Wednesday, January 3rd, 2007

Pecan Pruning

After the , pecan growers have one last, big task — pruning the trees.

Pecan trees are pruned for several reasons. The main reason is to keep the trees smaller, which makes harvesting and tree care easier. But pruning also helps increase or maintain yields and improve nut quality.

Big trees are pruned using a rideable, motorized arm:

The operator can drive through the orchard and raise or lower the arm as needed.

Pruning requires skill. Trees must be cut in the right way, dead limbs recognized and taken out, and narrow crotches removed.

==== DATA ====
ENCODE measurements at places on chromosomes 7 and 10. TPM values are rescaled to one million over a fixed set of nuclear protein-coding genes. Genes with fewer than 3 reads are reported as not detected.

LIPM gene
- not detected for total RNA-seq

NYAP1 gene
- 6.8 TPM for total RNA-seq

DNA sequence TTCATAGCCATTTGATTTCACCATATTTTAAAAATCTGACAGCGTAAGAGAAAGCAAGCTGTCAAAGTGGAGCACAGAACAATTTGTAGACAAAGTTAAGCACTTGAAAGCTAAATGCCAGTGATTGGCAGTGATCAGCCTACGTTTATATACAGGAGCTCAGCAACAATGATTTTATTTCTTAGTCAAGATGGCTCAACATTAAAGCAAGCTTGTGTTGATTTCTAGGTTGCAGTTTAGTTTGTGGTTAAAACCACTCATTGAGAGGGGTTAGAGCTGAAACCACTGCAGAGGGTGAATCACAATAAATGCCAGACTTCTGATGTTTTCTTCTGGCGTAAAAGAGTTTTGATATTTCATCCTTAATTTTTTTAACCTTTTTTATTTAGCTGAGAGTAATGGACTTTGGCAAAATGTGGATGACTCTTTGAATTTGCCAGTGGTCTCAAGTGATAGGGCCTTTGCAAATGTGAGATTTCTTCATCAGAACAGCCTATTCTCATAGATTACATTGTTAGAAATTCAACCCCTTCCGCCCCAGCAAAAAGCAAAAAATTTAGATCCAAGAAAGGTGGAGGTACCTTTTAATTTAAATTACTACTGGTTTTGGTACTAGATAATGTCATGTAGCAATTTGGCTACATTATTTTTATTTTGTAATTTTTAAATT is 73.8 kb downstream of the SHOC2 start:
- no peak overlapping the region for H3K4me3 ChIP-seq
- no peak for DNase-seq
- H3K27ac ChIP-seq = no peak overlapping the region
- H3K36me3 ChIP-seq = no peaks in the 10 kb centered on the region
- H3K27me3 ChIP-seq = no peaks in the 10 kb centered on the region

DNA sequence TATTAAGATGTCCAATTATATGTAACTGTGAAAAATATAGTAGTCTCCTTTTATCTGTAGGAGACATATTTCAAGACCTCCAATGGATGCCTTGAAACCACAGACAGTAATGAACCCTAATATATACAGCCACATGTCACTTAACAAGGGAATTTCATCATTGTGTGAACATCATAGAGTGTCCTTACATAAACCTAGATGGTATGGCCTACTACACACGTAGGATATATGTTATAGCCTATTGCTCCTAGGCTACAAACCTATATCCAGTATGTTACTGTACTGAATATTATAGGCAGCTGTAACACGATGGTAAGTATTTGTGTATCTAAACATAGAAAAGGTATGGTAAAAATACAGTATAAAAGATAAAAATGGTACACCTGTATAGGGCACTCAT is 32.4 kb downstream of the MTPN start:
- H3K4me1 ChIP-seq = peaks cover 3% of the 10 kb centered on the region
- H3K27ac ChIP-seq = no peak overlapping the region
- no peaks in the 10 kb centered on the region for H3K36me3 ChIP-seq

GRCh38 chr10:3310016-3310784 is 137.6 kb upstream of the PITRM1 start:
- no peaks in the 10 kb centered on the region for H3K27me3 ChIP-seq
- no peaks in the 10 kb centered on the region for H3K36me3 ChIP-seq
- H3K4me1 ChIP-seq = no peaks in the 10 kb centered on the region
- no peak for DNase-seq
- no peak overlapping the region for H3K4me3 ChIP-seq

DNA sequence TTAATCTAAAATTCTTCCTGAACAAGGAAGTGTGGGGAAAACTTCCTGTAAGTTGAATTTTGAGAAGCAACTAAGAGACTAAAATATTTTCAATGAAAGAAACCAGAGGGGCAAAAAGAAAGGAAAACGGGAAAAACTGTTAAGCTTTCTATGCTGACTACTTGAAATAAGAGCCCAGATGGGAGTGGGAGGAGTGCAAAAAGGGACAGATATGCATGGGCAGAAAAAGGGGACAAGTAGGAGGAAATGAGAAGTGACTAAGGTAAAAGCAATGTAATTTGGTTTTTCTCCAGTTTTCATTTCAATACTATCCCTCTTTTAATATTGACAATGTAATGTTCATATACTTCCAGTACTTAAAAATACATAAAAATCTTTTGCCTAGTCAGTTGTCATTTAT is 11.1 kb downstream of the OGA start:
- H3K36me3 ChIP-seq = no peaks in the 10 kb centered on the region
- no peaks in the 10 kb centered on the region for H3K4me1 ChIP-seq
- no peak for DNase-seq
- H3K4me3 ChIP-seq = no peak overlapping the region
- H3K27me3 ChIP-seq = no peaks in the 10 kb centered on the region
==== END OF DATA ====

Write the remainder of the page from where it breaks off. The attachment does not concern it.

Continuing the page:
The prunings must be cleared so that they don’t interfere with the care of the trees or serve as a host for disease or insects.

The prunings are first stacked, then hauled off and burnt. No viable economic use for pecan prunings has been found, so burning is currently considered the best disposal option.

Until they began to leaf out and grow, pruned trees look buzz-cut.

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